Recommended practice of supertype and model

by Phuong H
In the article “Recommended Subtyping practices for the Enterprise Data Model” by David Ruble, the author mentions a few practices of subtyping and models we should use in designing a database. The first deals with “multiple subtype discriminators at the same level” (Ruble 2006). In otter word, we should separate entity that have different characteristic or have it own roles. Like the example the author given (see picture 1), we could ended up having a vehicle that inherit both attribute from two different entity Passenger Vehicle and Plane, Passenger Plane. Technically, we can use this model but it will be a problem for database designer because it will take times to implement that. A solution to that is to have a subtype discriminator at the top level (see picture 2). When we have a subtype discriminator, “a member of one subtle is unlikely to migrate to become a member of another” (Ruble 2006). Therefore, we  will never see a vehicle name passenger plane; it will either be a passenger vehicle or a plane.







Second, the Party vs. Party role model. “Party is at the core of enterprise data models that have the need to recognize that the people and organizations of interest to the business play multiple roles – but remain the same individuals and organizations” (Ruble 2006). Like in the picture 3, a party consist of the people and the organization but within the organization we can separate the role of the person associate with the company into either an employee, a customer or a vendor.





Another practice is state-transition models. “State transition models are another tool that the analyst can use to show which business events or processes kick the entity from one state to the next” (Ruble 2006). This is a detailed model; it would layout the steps of what would happened as we move on to the next level.








I found this article to be relevant with what we learned this week. It reinforce the use  of generalization. Also, I found Party vs. Party Roles model is somewhat similar to Entity cluster. I do like the state-transition model because it is simple and people who do not know about database can read and understand the process.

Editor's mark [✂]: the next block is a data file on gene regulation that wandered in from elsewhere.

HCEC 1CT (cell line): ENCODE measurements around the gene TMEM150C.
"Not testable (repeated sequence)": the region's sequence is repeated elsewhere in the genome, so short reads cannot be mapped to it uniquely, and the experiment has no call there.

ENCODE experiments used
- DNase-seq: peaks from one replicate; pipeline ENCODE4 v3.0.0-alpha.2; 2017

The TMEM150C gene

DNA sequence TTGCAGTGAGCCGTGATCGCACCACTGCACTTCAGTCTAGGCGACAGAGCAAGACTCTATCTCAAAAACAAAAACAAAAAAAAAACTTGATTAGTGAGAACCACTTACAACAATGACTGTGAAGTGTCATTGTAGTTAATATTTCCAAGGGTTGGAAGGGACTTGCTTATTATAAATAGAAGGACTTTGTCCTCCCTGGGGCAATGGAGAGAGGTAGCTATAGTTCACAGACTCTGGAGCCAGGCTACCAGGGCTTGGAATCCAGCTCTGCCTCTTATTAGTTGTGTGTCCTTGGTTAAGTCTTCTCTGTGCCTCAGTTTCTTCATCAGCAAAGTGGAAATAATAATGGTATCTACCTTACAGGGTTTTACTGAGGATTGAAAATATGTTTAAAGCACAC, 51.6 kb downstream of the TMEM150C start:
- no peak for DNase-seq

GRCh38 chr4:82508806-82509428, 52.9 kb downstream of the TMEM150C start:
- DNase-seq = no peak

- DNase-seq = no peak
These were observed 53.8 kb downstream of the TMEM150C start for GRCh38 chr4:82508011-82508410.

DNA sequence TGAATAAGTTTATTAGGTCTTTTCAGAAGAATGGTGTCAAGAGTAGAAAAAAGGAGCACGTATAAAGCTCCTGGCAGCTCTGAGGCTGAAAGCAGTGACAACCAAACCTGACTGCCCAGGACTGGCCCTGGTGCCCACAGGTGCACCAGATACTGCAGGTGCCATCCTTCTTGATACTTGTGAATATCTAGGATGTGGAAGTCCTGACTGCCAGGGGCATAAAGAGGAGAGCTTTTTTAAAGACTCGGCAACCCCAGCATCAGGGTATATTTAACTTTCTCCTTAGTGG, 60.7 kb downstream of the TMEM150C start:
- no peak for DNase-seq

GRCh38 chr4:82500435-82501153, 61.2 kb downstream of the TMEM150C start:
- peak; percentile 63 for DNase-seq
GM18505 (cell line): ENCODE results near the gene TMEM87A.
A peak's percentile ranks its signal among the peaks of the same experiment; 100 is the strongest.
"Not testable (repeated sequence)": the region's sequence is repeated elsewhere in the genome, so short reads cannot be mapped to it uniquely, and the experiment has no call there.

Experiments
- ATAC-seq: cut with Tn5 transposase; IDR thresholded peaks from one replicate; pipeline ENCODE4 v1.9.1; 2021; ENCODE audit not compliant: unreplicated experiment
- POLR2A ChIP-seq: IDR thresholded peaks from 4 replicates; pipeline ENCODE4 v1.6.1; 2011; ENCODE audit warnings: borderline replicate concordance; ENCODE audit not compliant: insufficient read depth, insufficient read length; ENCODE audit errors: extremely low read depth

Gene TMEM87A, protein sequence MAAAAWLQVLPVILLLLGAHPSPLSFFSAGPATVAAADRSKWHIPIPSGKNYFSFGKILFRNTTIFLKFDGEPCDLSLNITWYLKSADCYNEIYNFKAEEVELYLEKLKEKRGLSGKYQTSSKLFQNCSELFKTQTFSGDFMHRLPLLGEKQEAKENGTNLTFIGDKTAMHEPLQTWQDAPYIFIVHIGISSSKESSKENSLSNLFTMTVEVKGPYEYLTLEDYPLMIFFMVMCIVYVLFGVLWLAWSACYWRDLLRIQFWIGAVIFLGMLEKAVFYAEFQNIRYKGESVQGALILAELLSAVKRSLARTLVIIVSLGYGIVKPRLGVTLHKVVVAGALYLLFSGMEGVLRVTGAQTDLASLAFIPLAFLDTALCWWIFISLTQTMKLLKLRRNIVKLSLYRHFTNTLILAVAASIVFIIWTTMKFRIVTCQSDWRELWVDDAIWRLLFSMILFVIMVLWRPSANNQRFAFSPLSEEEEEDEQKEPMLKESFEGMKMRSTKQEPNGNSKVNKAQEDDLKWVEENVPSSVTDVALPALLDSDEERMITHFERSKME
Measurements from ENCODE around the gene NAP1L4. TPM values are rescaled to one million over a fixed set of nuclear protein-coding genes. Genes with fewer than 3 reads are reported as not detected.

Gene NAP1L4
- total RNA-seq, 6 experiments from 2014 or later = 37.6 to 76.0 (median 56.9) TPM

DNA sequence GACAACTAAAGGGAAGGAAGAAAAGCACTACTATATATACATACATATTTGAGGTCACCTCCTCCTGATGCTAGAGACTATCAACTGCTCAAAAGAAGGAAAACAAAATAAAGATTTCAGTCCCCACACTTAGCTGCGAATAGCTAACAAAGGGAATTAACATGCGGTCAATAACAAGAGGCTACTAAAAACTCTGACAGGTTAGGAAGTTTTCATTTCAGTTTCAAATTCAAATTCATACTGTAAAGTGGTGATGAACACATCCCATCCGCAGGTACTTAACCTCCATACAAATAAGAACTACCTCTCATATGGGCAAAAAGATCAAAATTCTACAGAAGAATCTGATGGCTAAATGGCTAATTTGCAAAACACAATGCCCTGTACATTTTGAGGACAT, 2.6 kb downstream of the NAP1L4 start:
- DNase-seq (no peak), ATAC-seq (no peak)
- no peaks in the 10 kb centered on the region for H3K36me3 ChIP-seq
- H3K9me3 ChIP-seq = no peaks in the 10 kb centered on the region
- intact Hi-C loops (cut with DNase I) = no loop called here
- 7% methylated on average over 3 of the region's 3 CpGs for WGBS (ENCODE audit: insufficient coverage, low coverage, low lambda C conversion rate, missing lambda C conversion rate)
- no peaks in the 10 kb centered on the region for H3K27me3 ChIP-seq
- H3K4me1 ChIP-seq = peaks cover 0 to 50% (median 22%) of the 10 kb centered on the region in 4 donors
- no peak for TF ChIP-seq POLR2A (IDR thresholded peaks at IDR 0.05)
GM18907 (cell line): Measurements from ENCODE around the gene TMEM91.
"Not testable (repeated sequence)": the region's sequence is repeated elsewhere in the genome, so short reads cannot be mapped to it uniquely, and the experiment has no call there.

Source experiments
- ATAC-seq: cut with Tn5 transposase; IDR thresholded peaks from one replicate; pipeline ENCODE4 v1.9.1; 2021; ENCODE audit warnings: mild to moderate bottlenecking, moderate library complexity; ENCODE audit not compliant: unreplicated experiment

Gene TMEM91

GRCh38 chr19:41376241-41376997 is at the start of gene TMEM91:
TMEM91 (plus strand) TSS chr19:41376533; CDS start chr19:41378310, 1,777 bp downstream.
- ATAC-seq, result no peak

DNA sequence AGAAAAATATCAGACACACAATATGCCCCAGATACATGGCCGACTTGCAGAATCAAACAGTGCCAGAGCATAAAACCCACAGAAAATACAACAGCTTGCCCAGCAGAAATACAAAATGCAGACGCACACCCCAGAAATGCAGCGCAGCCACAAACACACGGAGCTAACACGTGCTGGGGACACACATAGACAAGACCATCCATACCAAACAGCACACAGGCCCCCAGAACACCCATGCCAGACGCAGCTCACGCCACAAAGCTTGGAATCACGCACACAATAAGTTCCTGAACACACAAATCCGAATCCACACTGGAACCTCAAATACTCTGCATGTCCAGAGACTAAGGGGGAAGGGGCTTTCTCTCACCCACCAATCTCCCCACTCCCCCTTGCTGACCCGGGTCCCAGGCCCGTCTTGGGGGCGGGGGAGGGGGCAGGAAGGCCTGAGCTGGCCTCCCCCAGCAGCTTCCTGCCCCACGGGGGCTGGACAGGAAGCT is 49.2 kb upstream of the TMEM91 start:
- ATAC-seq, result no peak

Ruble, D. (2006, August). Recommended Subtyping Practices For The Enterprise Data Model. Retrieved from

2 thoughts on “Recommended practice of supertype and model

  • October 14, 2012 at 4:10 pm

    I like the state transition model, that’s not something I’ve seen yet. Getting through those entity’s can be tricky. It’s good to see more examples of what we are covering, thanks!

    Also, those pictures are a bit small. I’m not sure if you can make them any bigger but if you could that would be awesome!

  • October 14, 2012 at 11:51 pm

    This article was helpful in understanding the Party vs. Party role model which was also used in my blog article by Len Silverstron and Paul Agnew”What are Universal Patterns for Data Modeling?” Clearly it is a common and frequently used data model. I also found the examples easier to comprehend than most articles regarding data modeling. After reading the article, it gave me a better understanding of how separating entity roles from the entity make the design process easier. Thanks for the post… I am definitely bookmarking the article!

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